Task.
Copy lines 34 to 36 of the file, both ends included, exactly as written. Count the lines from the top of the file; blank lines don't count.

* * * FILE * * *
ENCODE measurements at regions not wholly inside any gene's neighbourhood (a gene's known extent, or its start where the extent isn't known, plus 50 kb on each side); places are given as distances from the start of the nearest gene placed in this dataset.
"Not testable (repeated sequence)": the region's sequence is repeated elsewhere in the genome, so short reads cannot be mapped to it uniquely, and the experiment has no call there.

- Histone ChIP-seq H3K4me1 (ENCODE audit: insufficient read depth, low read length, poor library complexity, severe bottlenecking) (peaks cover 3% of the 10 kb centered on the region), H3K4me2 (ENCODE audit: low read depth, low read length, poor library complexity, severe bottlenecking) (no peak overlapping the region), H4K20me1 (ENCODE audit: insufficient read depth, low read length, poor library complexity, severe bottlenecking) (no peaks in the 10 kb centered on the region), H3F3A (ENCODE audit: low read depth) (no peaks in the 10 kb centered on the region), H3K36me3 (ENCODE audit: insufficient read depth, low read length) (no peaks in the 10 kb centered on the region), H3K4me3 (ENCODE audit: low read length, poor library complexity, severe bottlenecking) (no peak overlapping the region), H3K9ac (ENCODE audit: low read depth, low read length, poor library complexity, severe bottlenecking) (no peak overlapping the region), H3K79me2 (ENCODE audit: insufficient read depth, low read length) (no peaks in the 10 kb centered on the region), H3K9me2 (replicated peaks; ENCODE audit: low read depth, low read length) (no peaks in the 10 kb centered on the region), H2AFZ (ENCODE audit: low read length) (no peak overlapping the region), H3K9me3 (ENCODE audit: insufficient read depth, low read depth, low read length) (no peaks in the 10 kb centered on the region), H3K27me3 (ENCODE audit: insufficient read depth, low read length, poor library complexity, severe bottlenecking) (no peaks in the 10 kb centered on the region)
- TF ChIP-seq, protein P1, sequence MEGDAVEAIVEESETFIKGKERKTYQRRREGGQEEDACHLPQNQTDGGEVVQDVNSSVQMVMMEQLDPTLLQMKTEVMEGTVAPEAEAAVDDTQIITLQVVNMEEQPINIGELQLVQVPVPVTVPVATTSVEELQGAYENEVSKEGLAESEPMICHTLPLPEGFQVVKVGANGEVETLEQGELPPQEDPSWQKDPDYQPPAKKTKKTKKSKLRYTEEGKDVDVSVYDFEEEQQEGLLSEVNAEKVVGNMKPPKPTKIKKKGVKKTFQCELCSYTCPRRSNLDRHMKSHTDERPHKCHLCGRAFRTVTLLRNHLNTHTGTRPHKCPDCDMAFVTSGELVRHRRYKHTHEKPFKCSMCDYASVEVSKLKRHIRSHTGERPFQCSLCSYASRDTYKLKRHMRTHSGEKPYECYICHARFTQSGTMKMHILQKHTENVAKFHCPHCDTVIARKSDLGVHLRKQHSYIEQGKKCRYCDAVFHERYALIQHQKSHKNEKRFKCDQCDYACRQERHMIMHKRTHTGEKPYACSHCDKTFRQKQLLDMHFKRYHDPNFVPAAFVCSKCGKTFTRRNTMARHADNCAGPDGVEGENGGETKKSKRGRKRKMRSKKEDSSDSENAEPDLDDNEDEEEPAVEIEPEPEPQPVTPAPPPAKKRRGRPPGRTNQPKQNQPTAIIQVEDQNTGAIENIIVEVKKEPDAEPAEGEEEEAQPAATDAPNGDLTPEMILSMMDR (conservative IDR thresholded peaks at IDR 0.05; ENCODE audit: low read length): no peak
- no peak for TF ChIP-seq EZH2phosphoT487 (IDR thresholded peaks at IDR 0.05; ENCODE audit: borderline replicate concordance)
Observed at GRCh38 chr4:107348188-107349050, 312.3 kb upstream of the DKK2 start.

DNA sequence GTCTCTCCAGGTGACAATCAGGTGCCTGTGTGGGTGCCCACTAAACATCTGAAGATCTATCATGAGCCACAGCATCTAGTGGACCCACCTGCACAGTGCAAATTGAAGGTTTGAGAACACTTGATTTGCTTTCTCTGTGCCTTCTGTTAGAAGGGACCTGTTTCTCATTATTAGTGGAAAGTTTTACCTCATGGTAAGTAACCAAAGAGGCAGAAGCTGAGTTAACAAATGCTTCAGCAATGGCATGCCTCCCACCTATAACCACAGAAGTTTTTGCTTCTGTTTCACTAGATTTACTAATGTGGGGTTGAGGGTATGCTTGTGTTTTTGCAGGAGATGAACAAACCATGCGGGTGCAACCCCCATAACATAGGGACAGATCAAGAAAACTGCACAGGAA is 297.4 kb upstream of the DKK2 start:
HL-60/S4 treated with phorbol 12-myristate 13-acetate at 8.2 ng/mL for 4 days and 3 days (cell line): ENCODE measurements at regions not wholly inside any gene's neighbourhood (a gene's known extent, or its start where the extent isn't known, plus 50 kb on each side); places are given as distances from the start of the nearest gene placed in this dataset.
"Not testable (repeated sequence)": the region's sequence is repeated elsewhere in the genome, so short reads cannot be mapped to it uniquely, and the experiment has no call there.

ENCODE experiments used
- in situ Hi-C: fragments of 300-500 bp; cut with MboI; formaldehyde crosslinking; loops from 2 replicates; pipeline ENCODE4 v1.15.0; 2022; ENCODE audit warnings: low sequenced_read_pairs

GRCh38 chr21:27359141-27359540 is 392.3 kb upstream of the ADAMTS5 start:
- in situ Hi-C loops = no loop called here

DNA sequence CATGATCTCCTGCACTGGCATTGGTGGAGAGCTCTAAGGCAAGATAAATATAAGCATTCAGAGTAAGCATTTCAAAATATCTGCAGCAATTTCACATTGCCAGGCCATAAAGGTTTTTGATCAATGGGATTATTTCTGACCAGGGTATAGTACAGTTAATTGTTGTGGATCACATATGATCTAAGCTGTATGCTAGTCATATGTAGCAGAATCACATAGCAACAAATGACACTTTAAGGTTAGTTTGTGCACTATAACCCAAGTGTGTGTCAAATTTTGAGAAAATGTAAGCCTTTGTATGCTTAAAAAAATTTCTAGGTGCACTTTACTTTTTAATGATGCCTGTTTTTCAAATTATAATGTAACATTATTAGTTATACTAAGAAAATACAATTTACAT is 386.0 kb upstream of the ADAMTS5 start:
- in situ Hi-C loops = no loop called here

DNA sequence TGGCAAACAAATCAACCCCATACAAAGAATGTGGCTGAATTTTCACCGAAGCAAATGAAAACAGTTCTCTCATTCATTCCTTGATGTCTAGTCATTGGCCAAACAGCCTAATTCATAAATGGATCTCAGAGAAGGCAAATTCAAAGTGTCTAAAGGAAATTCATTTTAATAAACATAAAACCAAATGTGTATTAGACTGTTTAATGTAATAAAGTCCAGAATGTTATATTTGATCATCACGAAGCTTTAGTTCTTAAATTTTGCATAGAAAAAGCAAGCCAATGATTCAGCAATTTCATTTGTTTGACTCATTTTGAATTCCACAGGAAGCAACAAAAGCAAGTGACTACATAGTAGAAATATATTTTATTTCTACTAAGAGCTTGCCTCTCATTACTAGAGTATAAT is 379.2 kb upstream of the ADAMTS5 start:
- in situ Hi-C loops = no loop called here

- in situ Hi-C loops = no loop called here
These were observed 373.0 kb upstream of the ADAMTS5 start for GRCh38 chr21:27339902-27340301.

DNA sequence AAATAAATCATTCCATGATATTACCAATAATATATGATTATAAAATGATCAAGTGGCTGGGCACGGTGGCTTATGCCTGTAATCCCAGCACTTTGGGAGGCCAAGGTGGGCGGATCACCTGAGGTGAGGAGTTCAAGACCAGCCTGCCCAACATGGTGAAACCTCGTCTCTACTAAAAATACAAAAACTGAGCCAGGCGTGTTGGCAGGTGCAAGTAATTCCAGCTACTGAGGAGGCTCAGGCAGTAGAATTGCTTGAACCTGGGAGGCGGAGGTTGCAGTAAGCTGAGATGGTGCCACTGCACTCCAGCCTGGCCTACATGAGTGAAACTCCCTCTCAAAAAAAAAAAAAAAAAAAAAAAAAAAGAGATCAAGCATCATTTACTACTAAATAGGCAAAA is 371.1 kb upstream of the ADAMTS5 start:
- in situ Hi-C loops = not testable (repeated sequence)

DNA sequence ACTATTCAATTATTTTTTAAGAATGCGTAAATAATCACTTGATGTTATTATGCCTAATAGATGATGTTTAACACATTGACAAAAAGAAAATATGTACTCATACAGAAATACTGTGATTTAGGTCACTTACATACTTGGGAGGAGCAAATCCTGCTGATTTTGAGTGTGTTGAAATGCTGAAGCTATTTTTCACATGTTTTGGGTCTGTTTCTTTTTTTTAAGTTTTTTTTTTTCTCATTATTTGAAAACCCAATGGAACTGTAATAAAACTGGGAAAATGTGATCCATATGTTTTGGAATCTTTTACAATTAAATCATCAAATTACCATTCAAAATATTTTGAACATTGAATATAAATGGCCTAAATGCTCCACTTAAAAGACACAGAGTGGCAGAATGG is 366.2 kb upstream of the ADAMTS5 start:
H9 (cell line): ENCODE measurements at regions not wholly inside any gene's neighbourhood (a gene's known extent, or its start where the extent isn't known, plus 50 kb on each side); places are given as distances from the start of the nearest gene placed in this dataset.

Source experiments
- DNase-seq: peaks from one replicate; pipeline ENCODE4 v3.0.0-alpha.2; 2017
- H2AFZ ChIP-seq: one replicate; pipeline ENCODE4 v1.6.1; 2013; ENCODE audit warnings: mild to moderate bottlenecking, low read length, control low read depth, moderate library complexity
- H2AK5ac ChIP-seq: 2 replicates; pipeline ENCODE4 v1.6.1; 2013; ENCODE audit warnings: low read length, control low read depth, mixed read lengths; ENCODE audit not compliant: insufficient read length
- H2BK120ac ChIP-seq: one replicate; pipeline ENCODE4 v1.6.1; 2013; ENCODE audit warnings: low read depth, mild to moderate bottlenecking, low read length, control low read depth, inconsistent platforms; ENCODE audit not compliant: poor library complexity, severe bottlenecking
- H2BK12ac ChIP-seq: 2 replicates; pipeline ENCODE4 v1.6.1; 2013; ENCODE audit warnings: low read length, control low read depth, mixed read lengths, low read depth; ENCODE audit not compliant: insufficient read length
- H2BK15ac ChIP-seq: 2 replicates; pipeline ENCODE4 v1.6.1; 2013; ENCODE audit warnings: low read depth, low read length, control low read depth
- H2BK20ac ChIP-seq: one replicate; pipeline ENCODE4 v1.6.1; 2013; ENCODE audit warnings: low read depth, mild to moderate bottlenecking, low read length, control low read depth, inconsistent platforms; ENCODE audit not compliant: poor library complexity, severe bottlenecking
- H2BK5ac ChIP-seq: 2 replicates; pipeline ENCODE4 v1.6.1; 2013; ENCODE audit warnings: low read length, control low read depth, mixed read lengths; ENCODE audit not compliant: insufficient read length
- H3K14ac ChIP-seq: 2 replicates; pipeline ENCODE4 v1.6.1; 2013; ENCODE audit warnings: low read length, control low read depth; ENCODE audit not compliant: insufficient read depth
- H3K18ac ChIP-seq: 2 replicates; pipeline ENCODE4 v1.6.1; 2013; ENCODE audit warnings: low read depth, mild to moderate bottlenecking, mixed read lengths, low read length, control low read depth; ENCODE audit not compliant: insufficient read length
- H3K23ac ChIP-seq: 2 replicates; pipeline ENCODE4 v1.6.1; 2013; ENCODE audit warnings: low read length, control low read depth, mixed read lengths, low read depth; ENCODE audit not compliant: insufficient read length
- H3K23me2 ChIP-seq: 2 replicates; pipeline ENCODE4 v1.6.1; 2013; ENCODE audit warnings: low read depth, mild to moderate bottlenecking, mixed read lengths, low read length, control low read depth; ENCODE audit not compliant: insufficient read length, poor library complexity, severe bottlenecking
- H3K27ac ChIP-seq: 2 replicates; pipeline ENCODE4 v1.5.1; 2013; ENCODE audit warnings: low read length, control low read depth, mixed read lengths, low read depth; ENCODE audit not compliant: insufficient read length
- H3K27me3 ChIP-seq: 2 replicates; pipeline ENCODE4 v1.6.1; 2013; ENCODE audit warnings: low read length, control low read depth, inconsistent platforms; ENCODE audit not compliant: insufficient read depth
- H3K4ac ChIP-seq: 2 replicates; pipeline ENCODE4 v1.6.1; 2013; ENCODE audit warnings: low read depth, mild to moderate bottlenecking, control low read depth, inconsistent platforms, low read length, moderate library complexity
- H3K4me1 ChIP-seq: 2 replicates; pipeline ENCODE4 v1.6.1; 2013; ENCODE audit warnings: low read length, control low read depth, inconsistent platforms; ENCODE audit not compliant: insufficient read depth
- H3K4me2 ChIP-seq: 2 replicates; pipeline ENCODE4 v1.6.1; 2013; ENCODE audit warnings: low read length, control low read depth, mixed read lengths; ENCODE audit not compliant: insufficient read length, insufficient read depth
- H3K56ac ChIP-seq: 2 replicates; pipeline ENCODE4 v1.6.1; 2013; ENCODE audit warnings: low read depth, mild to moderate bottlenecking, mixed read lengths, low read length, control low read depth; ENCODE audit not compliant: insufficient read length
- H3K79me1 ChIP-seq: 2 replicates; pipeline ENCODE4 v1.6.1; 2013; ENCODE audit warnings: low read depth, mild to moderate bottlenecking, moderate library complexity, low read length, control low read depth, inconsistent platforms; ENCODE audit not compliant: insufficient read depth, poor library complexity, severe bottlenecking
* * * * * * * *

- H3K18ac ChIP-seq: 2 replicates; pipeline ENCODE4 v1.6.1; 2013; ENCODE audit warnings: low read depth, mild to moderate bottlenecking, mixed read lengths, low read length, control low read depth; ENCODE audit not compliant: insufficient read length
- H3K23ac ChIP-seq: 2 replicates; pipeline ENCODE4 v1.6.1; 2013; ENCODE audit warnings: low read length, control low read depth, mixed read lengths, low read depth; ENCODE audit not compliant: insufficient read length
- H3K23me2 ChIP-seq: 2 replicates; pipeline ENCODE4 v1.6.1; 2013; ENCODE audit warnings: low read depth, mild to moderate bottlenecking, mixed read lengths, low read length, control low read depth; ENCODE audit not compliant: insufficient read length, poor library complexity, severe bottlenecking